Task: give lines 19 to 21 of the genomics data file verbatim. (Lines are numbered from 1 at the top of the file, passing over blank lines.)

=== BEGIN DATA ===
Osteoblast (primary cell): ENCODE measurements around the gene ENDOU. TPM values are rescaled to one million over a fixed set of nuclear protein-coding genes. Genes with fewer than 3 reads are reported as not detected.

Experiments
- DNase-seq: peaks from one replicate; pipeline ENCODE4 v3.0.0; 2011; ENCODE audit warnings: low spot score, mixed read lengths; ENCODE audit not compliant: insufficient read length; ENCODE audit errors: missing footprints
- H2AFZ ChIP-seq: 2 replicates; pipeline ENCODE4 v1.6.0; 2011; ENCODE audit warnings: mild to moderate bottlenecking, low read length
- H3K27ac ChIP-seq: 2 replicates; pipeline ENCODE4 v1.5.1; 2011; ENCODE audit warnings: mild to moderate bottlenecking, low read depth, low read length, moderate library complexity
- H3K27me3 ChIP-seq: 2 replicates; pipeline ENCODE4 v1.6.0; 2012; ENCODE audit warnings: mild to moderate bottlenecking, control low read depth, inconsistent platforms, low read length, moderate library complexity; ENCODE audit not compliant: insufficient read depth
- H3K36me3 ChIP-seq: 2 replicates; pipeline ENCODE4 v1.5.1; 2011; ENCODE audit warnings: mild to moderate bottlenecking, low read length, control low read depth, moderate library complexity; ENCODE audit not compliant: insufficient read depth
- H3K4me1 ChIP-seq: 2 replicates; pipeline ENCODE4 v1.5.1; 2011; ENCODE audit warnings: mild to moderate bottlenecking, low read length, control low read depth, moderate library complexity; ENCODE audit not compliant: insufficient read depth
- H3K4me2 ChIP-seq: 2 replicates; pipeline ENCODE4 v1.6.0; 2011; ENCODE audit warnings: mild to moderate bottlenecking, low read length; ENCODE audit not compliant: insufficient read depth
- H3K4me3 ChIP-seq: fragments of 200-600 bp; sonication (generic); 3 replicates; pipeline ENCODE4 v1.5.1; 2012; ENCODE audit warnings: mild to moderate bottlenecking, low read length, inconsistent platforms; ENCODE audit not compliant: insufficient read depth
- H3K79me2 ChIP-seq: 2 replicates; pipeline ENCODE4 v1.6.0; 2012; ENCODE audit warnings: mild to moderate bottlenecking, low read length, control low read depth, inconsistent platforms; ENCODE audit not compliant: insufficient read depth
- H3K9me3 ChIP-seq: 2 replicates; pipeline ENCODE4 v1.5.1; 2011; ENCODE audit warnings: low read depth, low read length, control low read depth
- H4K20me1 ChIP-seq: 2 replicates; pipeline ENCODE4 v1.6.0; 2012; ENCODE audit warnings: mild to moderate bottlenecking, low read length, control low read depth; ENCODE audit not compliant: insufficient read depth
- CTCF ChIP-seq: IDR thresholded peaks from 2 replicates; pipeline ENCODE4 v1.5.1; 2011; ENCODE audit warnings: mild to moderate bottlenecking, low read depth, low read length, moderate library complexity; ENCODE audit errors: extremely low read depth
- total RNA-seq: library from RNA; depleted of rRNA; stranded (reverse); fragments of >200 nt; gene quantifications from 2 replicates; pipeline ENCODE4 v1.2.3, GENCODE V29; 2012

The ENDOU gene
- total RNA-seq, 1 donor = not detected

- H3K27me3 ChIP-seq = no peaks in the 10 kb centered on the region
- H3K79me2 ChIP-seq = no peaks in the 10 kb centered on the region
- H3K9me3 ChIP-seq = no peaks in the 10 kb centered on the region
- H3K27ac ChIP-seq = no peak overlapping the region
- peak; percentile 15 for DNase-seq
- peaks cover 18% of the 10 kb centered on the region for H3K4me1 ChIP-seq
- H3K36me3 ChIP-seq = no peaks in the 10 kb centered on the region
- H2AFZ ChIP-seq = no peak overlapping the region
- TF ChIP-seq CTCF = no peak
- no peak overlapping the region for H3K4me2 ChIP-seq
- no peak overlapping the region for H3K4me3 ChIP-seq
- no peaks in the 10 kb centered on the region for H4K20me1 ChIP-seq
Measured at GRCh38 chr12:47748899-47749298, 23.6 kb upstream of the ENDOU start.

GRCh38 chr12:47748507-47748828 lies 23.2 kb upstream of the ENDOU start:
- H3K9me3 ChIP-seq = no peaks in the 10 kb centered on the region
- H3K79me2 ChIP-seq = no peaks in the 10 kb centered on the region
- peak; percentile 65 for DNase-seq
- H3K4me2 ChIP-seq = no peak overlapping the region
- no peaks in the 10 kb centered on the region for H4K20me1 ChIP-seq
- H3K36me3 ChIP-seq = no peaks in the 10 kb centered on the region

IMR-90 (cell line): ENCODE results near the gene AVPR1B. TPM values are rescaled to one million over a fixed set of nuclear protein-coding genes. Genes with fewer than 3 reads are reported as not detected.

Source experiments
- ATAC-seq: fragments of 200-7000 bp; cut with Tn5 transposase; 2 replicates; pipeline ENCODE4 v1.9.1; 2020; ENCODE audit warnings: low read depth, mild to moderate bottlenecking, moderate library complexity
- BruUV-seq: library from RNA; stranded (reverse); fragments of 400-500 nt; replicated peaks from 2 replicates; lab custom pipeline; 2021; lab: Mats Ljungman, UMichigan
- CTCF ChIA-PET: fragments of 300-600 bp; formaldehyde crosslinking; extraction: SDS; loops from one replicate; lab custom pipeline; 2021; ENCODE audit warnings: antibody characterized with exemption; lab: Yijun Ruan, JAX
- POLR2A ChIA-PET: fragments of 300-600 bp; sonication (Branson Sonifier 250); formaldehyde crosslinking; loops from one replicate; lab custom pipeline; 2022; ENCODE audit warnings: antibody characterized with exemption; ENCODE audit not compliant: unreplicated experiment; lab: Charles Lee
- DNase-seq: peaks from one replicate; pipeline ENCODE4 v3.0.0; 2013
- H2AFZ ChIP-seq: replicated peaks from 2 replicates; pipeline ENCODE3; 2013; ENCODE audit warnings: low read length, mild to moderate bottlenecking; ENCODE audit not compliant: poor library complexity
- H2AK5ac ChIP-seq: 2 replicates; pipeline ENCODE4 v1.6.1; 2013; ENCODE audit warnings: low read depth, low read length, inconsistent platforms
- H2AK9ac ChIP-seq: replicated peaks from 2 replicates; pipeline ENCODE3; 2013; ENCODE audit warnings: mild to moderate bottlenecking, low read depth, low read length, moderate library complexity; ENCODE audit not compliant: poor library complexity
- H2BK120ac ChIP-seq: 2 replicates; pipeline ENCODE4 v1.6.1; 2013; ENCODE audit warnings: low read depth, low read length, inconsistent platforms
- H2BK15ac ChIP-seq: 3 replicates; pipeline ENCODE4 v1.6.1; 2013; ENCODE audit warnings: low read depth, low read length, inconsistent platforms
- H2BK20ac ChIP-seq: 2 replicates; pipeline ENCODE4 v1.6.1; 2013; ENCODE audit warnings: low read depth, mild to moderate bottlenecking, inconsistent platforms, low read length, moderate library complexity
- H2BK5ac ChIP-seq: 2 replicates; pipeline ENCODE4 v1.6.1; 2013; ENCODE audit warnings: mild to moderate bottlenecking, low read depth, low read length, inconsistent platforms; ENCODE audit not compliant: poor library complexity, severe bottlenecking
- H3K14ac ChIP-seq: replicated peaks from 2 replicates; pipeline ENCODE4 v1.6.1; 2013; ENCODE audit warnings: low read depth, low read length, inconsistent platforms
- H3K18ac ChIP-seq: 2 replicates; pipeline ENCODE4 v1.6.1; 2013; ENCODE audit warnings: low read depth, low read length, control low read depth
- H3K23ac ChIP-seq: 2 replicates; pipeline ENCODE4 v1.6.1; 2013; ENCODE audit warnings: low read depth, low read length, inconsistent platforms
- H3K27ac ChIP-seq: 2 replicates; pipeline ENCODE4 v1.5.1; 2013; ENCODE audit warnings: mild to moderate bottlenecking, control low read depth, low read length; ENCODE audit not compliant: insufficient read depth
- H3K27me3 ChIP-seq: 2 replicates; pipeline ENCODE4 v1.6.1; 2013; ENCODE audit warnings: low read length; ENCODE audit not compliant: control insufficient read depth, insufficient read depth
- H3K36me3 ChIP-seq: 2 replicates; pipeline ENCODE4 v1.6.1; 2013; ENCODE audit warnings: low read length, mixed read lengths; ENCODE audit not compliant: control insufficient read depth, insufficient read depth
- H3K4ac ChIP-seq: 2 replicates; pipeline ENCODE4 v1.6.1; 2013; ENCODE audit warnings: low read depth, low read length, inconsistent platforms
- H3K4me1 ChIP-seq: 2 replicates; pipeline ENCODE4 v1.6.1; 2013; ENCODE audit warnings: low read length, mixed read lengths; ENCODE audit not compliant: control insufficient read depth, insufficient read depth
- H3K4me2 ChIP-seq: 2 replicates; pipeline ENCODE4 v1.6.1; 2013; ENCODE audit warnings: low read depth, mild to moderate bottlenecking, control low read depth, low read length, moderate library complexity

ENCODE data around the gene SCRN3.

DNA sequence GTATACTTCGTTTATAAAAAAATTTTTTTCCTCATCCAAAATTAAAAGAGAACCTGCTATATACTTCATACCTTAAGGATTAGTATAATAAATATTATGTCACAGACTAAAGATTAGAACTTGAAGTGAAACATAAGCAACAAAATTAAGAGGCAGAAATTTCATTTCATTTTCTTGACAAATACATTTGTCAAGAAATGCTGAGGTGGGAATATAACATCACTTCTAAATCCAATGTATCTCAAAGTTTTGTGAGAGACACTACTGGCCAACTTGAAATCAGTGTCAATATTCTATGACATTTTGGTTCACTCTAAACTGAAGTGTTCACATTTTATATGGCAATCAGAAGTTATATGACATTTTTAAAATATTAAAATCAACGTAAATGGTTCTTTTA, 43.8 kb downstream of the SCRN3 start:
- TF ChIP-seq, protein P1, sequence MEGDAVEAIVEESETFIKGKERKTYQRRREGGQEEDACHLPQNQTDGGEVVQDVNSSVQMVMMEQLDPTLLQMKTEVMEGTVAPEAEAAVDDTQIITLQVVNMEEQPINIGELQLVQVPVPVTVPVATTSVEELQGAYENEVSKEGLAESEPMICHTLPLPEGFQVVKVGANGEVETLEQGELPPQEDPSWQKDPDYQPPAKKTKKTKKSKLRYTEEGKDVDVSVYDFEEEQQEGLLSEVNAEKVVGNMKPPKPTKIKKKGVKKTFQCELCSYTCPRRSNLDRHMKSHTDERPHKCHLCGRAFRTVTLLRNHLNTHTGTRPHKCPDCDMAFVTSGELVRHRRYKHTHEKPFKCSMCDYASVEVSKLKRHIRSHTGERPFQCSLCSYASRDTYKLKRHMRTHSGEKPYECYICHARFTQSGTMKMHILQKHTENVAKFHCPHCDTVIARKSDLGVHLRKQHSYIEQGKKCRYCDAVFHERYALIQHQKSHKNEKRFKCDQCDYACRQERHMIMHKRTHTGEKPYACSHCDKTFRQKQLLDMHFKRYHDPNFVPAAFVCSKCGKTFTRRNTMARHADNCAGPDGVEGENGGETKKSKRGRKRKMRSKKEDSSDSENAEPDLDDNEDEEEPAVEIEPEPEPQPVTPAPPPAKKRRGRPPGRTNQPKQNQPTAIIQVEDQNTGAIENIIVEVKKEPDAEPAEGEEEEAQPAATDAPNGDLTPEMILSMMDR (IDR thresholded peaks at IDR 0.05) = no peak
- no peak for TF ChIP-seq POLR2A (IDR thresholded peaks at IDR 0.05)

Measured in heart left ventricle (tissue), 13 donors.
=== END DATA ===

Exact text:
- H3K79me2 ChIP-seq = no peaks in the 10 kb centered on the region
- H3K9me3 ChIP-seq = no peaks in the 10 kb centered on the region
- H3K27ac ChIP-seq = no peak overlapping the region